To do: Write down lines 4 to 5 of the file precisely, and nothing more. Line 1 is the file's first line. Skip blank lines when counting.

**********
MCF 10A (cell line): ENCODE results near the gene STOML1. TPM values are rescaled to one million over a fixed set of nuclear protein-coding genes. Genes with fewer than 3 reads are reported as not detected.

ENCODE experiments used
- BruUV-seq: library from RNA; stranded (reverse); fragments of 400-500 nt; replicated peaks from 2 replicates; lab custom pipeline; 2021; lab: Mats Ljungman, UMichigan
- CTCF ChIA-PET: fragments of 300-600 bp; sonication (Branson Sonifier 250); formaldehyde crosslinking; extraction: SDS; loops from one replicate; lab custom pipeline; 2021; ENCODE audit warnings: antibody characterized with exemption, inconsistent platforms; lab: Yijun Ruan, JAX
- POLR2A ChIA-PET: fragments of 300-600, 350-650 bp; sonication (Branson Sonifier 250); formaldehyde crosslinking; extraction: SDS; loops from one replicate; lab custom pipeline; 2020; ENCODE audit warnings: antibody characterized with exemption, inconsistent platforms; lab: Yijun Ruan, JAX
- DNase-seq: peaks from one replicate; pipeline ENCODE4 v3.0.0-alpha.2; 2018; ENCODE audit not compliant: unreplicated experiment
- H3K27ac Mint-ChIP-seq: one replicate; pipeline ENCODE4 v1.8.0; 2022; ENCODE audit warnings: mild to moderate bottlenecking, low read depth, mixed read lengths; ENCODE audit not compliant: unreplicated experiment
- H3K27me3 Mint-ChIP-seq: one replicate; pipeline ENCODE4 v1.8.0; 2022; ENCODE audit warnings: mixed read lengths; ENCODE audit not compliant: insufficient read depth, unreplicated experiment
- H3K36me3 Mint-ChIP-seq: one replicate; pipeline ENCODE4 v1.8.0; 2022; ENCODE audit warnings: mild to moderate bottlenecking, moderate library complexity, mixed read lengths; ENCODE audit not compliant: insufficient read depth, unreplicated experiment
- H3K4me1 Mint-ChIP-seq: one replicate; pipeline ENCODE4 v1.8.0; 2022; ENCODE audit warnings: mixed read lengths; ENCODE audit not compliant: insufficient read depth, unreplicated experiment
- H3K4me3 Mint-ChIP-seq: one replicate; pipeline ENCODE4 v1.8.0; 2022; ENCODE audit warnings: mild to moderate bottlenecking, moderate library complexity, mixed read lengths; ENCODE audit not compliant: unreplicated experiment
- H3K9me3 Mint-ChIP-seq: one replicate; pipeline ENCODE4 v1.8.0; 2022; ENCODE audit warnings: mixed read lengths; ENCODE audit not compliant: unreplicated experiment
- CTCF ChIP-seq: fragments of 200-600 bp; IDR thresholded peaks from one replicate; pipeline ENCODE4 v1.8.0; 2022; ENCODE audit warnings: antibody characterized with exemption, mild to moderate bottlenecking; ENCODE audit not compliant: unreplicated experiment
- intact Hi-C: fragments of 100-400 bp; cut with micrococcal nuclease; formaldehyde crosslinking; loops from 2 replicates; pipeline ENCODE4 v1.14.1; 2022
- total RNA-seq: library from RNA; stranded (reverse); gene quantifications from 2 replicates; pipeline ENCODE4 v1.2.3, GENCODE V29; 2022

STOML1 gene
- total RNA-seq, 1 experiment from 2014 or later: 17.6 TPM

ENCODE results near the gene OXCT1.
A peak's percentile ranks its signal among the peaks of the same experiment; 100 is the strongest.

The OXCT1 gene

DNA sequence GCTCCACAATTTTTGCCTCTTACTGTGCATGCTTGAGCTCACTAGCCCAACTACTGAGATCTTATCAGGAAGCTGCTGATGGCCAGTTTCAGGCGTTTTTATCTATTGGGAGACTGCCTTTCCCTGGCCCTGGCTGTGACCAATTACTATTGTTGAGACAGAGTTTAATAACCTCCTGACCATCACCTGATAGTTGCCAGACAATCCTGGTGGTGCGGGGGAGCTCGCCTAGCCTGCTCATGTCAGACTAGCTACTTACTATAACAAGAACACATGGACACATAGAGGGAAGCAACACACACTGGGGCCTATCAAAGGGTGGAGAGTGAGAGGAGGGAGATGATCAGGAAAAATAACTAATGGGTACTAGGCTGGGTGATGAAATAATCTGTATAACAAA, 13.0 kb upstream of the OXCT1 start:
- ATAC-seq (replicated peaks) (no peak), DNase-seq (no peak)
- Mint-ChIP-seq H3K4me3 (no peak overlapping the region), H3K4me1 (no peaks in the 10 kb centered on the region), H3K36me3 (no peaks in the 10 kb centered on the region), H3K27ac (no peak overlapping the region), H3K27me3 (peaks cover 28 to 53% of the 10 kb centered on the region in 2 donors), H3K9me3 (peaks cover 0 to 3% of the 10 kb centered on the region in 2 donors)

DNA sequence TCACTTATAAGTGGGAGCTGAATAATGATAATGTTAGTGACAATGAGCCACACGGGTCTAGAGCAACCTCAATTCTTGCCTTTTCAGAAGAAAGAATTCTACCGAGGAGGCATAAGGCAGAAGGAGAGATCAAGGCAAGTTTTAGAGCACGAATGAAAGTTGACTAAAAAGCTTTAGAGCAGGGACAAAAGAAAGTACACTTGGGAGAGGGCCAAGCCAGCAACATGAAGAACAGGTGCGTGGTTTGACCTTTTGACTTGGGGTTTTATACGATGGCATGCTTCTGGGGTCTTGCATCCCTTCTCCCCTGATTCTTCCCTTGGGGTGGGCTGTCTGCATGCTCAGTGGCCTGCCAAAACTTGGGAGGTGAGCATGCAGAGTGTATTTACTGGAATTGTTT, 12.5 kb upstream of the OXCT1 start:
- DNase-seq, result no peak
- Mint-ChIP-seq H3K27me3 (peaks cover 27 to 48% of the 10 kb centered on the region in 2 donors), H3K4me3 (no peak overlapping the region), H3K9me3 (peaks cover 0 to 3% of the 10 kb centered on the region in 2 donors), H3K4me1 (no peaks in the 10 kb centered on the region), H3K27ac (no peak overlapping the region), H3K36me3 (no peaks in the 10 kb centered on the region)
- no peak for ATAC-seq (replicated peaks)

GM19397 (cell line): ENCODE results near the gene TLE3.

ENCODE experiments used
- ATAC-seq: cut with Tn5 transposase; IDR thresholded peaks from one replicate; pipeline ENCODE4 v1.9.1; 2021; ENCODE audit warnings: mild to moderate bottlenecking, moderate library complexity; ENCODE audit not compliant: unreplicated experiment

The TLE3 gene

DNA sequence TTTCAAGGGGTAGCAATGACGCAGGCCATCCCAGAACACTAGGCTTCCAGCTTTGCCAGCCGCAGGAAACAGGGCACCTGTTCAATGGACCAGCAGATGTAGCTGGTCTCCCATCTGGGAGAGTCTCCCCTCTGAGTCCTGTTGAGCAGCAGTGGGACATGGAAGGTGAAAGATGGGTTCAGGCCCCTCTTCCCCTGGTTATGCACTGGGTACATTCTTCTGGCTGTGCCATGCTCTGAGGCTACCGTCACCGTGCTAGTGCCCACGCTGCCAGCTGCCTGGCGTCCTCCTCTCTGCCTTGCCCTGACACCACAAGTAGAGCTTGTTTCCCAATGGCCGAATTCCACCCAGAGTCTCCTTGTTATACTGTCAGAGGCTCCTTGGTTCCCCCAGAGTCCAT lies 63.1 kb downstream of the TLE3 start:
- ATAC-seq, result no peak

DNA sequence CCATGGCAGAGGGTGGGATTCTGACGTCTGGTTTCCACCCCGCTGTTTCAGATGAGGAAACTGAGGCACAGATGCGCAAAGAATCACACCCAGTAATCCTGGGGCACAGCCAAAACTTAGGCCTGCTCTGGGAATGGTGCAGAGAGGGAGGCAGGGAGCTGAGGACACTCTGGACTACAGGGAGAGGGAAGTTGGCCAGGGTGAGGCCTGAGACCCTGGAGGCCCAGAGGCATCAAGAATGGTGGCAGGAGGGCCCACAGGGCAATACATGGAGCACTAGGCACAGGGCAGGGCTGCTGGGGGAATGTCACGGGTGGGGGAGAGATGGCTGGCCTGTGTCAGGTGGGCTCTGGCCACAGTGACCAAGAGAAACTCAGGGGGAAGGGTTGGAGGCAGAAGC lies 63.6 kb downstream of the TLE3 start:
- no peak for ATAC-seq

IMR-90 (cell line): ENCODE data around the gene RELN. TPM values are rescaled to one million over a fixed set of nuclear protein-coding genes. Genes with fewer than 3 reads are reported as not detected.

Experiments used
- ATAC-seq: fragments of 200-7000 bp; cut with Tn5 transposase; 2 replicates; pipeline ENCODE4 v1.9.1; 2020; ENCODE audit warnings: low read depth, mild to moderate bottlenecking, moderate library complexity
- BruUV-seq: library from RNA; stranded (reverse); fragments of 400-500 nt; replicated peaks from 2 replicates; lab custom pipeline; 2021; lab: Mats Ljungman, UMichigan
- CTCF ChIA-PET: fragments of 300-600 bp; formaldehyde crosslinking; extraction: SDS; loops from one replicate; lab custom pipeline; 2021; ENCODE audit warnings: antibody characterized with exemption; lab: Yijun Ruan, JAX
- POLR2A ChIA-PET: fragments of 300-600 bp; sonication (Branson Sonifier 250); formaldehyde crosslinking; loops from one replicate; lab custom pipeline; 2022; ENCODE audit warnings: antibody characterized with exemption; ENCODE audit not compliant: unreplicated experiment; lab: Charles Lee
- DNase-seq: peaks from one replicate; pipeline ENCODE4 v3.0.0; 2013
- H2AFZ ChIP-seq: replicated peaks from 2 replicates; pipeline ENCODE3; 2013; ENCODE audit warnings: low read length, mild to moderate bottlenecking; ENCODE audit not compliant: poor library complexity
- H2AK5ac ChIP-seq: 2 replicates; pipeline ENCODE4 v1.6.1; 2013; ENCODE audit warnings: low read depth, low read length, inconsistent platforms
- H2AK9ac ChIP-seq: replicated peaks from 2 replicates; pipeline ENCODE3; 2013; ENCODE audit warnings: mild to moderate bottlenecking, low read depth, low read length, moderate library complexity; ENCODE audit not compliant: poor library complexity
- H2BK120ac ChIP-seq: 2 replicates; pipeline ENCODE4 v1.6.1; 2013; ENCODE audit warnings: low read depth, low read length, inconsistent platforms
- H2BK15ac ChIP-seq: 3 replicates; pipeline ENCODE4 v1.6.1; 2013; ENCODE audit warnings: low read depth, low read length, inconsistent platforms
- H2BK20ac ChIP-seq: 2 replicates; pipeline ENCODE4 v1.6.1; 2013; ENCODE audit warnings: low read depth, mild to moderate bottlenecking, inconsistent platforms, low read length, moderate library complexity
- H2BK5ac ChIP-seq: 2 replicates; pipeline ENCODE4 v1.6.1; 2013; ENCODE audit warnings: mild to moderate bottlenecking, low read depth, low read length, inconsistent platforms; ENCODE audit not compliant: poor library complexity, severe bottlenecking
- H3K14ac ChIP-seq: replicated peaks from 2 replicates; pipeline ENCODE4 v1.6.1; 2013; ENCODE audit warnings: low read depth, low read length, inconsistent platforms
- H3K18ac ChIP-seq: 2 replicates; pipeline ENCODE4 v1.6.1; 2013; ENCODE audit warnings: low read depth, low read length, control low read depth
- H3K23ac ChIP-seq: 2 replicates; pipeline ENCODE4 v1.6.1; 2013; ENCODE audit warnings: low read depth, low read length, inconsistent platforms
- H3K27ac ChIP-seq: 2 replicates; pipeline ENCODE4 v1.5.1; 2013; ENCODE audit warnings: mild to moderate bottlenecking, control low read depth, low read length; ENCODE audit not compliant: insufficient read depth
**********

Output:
- CTCF ChIA-PET: fragments of 300-600 bp; sonication (Branson Sonifier 250); formaldehyde crosslinking; extraction: SDS; loops from one replicate; lab custom pipeline; 2021; ENCODE audit warnings: antibody characterized with exemption, inconsistent platforms; lab: Yijun Ruan, JAX
- POLR2A ChIA-PET: fragments of 300-600, 350-650 bp; sonication (Branson Sonifier 250); formaldehyde crosslinking; extraction: SDS; loops from one replicate; lab custom pipeline; 2020; ENCODE audit warnings: antibody characterized with exemption, inconsistent platforms; lab: Yijun Ruan, JAX